IEEE 754 specifies the result of 1 / 0 as ∞ (Infinity).

However, IEEE 754 then specifies the result of 0 × ∞ as NaN.

This feels counter-intuitive: Why is 0 × ∞ not 0?

  1. We can think of 1 / 0 = ∞ as the limit of 1 / z as z tends to zero

  2. We can think of 0 × ∞ = 0 as the limit of 0 × z as z tends to ∞.

Why does the IEEE standard follow intuition 1. but not 2.?

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    Because Infinity isn't a concrete number? Jun 15, 2016 at 16:49
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    But in the case of Infinity / 0, doesn't the division by zero take precedence over whatever happens to be in the numerator? (I'm not arguing mathematics rigorously here. I'm just guessing the intent of the language author.) Jun 15, 2016 at 16:52
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    Infinity is a number in javascript, at least by type, but it's not really a concrete number, it's not, say, 7 or anything like that, it's more of a concept, "the largest number there is" etc. When you multiply infinity with any positive or negative number, you get positive or negative Infinity, as it can't be any larger. When you divide a number by Infinity, you get 0 as it can't be any smaller. When you multiply Infinity with 0 you get "Not A Number", as someone decided that would be the logical thing to do, and put it in the spec.
    – adeneo
    Jun 15, 2016 at 16:54
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    Why not think of 0*Infinity as the limit of x*infinity as x tends to zero? It makes as much sense as the other way round. The problem with 0*Infinity, and the reason it should be a NaN, is that it is possible to come up with a case for 0, Infinity, and anything in between. Jun 15, 2016 at 20:02

1 Answer 1


It is easier to understand the behavior of IEEE 754 floating point zeros and infinities if you do not think of them as being literally zero or infinite.

The floating point zeros not only represent the real number zero. They also represent all real numbers that would round to something smaller than the smallest subnormal. That is why zero is signed. Even tiny numbers do have a sign if they are not actually zero.

Similarly, each infinity also represents all numbers with the corresponding sign that would round to something with a magnitude that would not fit in the finite range.

NaN represents either "No real number result", for example sqrt(-1), or "Haven't a clue".

Something very big divided by something very small is very, very big, so `Infinity / 0 == Infinity".

Something very big multiplied by something very small could be anything, depending on the actual magnitudes that we don't know. Since the result could be anything from very small through very big, NaN is the most reasonable answer.


Although I think the above is the best way to understand practical floating point behavior, a similar issue arises in real number limits.

Suppose f(x) tends to infinity and g(x) tends to zero as x tends to infinity. It is easy to prove that f(x)/g(x) tends to infinity as x tends to infinity. On the other hand, it is not possible to prove anything about the limit of f(x)*g(x) without more information about the functions.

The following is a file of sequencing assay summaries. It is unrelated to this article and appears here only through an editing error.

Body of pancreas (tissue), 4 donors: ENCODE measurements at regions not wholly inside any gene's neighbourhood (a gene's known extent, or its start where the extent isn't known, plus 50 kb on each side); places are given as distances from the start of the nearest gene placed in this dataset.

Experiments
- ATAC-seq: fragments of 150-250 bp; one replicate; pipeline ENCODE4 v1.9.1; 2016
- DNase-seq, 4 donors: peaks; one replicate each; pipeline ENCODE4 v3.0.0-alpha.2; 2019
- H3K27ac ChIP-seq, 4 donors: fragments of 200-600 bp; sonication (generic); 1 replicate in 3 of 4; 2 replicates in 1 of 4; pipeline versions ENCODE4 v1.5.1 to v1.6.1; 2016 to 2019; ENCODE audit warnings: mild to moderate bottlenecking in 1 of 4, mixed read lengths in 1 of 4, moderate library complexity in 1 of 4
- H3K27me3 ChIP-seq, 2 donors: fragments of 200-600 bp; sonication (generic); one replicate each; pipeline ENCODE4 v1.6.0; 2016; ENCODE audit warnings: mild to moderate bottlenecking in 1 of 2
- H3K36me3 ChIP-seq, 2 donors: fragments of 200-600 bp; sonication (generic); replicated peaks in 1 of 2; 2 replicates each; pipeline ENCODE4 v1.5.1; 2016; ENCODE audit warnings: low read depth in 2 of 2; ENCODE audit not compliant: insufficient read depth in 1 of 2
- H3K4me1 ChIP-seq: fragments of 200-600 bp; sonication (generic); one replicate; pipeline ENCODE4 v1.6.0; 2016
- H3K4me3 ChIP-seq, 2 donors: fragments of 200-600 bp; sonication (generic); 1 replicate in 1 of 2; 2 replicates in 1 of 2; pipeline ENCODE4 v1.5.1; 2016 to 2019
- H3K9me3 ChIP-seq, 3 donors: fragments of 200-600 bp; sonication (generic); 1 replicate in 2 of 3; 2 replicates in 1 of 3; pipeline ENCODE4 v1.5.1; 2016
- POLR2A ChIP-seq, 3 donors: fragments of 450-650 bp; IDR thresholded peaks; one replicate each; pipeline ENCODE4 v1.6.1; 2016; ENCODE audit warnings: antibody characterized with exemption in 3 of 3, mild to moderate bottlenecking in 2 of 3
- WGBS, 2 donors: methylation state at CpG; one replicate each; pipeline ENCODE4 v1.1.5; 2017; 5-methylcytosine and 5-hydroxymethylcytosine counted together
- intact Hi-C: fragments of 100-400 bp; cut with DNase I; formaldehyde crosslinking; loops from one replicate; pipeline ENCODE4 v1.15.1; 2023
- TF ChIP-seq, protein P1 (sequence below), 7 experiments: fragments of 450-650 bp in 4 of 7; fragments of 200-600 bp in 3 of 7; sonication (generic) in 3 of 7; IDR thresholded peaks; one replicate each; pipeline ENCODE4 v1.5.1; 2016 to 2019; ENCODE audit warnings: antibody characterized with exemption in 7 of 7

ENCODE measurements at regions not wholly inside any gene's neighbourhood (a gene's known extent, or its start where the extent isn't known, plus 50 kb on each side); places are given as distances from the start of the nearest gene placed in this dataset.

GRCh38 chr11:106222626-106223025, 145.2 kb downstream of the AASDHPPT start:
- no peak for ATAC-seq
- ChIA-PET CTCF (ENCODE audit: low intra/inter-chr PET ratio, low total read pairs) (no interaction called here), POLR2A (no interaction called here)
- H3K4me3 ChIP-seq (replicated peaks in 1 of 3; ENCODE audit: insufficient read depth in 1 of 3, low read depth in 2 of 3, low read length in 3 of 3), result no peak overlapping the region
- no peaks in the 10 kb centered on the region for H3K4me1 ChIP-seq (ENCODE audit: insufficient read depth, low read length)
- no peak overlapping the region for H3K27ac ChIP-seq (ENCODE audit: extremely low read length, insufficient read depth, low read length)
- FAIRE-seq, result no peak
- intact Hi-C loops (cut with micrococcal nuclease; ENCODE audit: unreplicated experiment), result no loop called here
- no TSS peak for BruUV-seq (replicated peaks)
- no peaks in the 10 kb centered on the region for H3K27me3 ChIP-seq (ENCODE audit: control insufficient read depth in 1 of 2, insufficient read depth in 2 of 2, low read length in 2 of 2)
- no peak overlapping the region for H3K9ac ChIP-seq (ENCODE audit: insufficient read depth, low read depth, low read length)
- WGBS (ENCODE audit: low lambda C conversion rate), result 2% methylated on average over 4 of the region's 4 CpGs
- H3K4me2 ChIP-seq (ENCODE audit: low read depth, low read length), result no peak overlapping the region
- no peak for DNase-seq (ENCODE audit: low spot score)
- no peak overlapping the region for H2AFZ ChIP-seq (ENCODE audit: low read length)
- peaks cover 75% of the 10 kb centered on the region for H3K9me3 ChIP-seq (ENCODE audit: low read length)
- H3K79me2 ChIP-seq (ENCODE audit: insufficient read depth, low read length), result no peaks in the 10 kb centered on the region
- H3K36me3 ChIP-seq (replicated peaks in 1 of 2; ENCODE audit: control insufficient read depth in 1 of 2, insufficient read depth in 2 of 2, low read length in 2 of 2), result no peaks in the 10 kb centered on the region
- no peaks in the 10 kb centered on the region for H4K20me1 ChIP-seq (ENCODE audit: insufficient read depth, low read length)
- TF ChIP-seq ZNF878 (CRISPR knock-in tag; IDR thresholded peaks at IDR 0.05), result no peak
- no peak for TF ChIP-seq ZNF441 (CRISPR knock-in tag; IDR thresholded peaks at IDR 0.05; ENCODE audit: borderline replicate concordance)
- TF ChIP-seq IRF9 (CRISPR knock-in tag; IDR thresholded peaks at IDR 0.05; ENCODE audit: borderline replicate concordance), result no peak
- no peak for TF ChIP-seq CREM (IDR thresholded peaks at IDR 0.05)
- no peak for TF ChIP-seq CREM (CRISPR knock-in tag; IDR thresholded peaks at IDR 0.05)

• So we should think of 0 more as a very small quantity instead of actual 0, since it is the result of many arithmetic computations for which arithmetic underflow occurs? That seems sensible!
    – le_m
    Jun 15, 2016 at 18:17
  • I disagree with this answer. Thinking of floating-point numbers as representing small ranges of values is the root of much confusion, and we should not encourage it. Zeroes represent exactly zero (a fact the OP has no trouble with, otherwise they would not accept that 0 times anything should be zero so easily) and infinities represent exceptional values conceptually beyond all reals (this is the point that the OP does not already accept). Jun 15, 2016 at 21:08
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    @PascalCuoq In your model, what is negative zero and why does it exist? Jun 15, 2016 at 21:12
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    @PascalCuoq Never comparing floating-point values with "==" is non-sense and this "rule" is repeated mindlessly without justification, not by recourse to a "small interval" model, as far as I have seen. To my knowledge, -0 exists not simply for the convenience of format orthogonality, but by conscious design: see Kahan's paper on branch cuts in complex functions, -0 represents a limit when approaching zero from below; also for smooth interaction with infinities, e.g. 1/x where x is negative and underflows. Not producing digits unnecessary to uniquely identify a binary64 seems fine to me?
    – njuffa
    Jun 16, 2016 at 14:23
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    My view of floating-point numbers is similar to wave/particle dualism in physics: Sometimes it is best to think of an fp number as a point, at other times it is best to think of it as an interval, depending on context. When dealing with large arguments to trig functions, a library writer has no knowledge of which context-dependend view is appropriate, so needs to err on the conservative (point) side. As for sqrt(-0)==0, I don't recall what drove that, it does not make sense under an "approach zero in the negative half-plane (via underflow)" mental model, but needed for consistency with +0==-0?
    – njuffa
    Jun 16, 2016 at 15:13

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